- Amrutha Gayathri (2011-06-11). "From marijuana to LSD, now illegal drugs delivered on your doorstep". International Business Times.
- Adrian Chen (2012-01-27). "Now You Can Buy Guns on the Online Underground Marketplace". Gawker.
- Justin Porter (2012-08-06). "Silk Road’s “The Armory” Terminated". Bitcoin Magazine.
- "Traveling the Silk Road: A measurement analysis of a large anonymous online marketplace"
- Bitcoin Anonymity
||This article's use of external links may not follow Wikipedia's policies or guidelines. (April 2013)|
- 'Silk Road' website called the Amazon of heroin, cocaine // ABC Action News report, Jun 10, 2011
- ALEXIS C. MADRIGAL, Libertarian Dream? A Site Where You Buy Drugs With Digital Dollars // The Atlantic, JUN 1 2011
- Brennon Slattery, U.S. Senators Want to Shut Down Bitcoins, Currency of Internet Drug Trade // PC World, Jun 10, 2011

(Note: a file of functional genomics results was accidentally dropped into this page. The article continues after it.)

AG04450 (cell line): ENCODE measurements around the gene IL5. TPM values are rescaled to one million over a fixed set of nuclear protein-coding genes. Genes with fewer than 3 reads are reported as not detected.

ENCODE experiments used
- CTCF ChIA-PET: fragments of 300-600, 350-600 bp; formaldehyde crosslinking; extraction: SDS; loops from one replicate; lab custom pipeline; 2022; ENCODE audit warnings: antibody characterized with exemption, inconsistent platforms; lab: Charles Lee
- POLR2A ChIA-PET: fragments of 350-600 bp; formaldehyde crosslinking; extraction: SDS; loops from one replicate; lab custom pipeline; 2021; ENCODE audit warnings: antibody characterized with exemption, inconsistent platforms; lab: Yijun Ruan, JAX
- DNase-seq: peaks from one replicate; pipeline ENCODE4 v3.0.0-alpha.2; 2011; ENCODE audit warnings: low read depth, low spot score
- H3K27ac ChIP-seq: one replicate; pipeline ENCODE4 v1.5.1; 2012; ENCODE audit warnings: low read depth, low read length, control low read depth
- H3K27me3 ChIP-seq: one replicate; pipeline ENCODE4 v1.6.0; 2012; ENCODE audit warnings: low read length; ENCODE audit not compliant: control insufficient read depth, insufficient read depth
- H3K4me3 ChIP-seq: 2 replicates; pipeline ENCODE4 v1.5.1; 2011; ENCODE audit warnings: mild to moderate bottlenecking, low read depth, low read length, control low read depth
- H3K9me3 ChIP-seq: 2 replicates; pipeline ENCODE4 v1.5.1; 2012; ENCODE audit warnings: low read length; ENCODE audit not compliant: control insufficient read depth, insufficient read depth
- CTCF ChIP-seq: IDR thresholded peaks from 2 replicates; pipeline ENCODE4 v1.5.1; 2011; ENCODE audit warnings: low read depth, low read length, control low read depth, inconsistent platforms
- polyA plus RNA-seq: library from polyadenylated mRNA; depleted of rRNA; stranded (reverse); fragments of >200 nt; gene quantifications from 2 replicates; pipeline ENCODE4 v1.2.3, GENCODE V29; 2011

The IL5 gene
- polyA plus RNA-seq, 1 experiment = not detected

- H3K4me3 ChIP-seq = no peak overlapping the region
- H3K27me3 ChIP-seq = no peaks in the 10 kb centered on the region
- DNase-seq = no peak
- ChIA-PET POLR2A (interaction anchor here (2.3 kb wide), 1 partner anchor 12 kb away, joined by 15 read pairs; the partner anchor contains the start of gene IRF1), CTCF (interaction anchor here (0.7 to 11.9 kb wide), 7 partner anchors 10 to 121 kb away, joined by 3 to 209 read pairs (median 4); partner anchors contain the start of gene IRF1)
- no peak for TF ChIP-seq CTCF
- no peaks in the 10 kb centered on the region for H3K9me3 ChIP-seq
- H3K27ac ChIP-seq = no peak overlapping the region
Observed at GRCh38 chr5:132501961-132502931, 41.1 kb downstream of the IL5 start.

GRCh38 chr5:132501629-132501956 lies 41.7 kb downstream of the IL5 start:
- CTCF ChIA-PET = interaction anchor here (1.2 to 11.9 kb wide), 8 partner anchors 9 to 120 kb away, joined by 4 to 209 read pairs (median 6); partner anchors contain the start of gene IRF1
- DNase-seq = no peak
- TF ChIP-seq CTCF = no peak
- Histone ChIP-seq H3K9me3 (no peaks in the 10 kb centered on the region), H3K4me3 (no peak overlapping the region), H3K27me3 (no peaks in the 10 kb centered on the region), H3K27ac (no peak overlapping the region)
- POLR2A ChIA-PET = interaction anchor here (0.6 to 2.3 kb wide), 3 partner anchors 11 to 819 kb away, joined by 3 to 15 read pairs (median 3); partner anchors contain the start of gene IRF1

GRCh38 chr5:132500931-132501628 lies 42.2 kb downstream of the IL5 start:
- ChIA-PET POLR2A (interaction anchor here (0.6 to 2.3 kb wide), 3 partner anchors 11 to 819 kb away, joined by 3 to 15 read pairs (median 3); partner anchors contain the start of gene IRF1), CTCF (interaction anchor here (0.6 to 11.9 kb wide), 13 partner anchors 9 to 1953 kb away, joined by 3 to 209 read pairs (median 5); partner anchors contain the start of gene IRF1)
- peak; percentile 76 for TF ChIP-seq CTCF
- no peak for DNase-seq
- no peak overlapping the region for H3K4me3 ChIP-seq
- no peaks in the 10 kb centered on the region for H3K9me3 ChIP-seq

- Brett Wolf, Senators seek crackdown on "Bitcoin" currency // Reuters, Jun 8, 2011
- "Silk Road: eBay For Drugs", Addiction
- Eileen Ormsby, The drug's in the mail // The Age, Victoria, April 27, 2012
- Eileen Ormsby, «The new underbelly» // The Sydney Morning Herald, June 1, 2012
- Black Market Drug Site 'Silk Road' Booming: $22 Million In Annual Sales
- Australian Penthouse story: “The High Road: Silk Road, an online marketplace like no other”, January 2012
- SILK ROAD: A VICIOUS BLOW TO THE WAR ON DRUGS
- Shopping on The Dark Web: Pure Drugs and Plastic Explosives reportage from Sabotage Times
- "Unravelling the dark web" (GQ)